Belle & Sebastian: Dear Catastrophe Waitress (Sanctuary, 2003). The first pass over this album brought skepticism from my already skeptical heart. I smelled sellout, and for a group like this, that could mean the end of everything. After all these guys don't really have a plan B. But when I played it a couple more times, it started to creep up on me. The "lo-fi" sound that served them so well over their first three releases has been replaced with a more uptempo, livelier sound. The lone exception "Asleep on a Sunbeam" a pleasant retreat for old times sake. For those looking to categorize this entry call it The Velvet Underground meets The Left Banke. Original grade A. A-

Tom Waits: Alice (Anti, 2002). Ever since Closing Time, Waits has been trying to recapture the sentimentality he's always desired, while mixing in a bit of his naturally sardonic wit. He's nailed it once - 1983's Swordfishtrombones - and almost had it with 1999's Mule Variations. Trouble is, Waits doesn't pull off sentiment very well; he's about as genuine with a love song as Robert Plant is with a doo-wop tune. True, his wife and co-producer, Kathleen Brennan, whom Waits calls the love of his life, is as much responsible as anyone for his artistic success. Most, if not all, of these songs date back to 1992, the year he released Bone Machine, another aborted attempt to recapture a nostalgic past he can't seem to rid himself of. But that has always been Waits' problem and, when it works, his vehicle. He still loves that "Ol' '55" as much, if not more so, than that girl in "Johnsburg, Illinois." He just can't help himself. His fans may forgive him and allow him that retreat into nostalgia. Me, I like my love songs a little more current. B.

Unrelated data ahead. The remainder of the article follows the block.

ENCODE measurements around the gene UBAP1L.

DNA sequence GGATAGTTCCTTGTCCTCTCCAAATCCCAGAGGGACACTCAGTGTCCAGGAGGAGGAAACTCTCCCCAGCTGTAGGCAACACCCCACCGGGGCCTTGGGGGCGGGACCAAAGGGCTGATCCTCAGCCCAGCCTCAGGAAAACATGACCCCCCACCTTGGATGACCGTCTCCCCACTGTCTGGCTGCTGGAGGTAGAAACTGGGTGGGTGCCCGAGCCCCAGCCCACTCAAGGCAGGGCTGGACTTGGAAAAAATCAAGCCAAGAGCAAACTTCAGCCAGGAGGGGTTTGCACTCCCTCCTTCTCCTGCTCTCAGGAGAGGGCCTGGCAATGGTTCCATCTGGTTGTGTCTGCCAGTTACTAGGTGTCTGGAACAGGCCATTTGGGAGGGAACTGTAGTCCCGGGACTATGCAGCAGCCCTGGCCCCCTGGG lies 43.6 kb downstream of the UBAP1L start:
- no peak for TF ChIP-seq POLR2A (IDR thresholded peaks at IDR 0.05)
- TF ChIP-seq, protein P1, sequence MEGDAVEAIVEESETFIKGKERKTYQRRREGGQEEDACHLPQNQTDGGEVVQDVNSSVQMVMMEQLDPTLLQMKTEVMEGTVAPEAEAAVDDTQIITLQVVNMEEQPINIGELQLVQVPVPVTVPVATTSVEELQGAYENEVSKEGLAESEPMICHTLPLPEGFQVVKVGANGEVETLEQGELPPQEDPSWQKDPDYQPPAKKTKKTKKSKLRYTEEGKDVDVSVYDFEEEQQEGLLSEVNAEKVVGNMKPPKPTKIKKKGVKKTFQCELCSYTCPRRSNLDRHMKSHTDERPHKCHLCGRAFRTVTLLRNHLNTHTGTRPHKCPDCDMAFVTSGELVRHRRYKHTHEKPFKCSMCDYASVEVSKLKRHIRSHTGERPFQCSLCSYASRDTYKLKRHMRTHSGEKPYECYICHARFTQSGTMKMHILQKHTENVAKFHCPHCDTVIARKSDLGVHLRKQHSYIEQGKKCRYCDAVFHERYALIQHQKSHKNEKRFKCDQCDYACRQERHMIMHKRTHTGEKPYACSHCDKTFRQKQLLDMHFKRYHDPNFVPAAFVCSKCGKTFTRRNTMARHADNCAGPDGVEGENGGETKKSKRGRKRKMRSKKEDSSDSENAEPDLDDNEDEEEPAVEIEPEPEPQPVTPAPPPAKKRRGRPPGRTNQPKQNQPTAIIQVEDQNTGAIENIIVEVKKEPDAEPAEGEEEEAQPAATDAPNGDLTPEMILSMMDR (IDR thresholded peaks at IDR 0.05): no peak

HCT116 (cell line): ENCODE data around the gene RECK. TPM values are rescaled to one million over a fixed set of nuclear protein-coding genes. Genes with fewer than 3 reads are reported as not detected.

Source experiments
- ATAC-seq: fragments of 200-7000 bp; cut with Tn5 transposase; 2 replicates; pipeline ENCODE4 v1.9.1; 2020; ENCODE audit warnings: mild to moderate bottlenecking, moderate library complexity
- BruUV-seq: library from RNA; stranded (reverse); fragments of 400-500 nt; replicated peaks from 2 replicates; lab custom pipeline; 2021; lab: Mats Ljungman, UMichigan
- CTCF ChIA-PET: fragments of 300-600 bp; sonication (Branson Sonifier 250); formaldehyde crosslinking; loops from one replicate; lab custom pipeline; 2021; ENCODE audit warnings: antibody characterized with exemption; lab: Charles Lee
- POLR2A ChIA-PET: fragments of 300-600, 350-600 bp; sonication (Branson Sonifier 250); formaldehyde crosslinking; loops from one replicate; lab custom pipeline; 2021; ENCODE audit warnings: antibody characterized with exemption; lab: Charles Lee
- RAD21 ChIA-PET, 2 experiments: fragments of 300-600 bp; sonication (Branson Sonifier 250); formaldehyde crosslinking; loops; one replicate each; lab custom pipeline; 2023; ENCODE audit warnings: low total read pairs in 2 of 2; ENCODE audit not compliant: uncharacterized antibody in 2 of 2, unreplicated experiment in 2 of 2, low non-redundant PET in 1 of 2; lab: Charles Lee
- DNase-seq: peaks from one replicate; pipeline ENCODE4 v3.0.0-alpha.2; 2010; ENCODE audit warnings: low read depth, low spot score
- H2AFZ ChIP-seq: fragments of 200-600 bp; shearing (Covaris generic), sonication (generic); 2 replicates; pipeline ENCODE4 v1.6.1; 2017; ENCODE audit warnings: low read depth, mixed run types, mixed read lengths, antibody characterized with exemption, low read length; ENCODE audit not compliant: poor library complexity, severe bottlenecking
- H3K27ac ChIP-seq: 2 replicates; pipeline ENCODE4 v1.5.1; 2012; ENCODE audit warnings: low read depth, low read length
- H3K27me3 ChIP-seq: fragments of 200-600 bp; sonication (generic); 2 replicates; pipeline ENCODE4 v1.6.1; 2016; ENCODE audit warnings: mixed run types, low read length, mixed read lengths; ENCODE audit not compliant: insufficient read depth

Tom Waits: Blood Money (Anti, 2002). When he isn't penning some of the corniest love songs known to human kind, Waits dabbles in another of his time-honored traditions: despair. The man knows how to crash a party better than anybody I know. Where Alice paints a hopeless romantic lost in a world he doesn't seem to have the courage to blow up, here his sights appear to be less grandiose. He seems so much more comfortable in his own skin with the knowledge that life sucks. And why shouldn't he? He's made a career out of it. No matter how many dedicated devotees swear that Alice is his great, long-awaited, masterpiece, pound for pound, this is a far more consistent album. I'll take his "Misery is the River of the World" any day over his "Poor Edward." A-.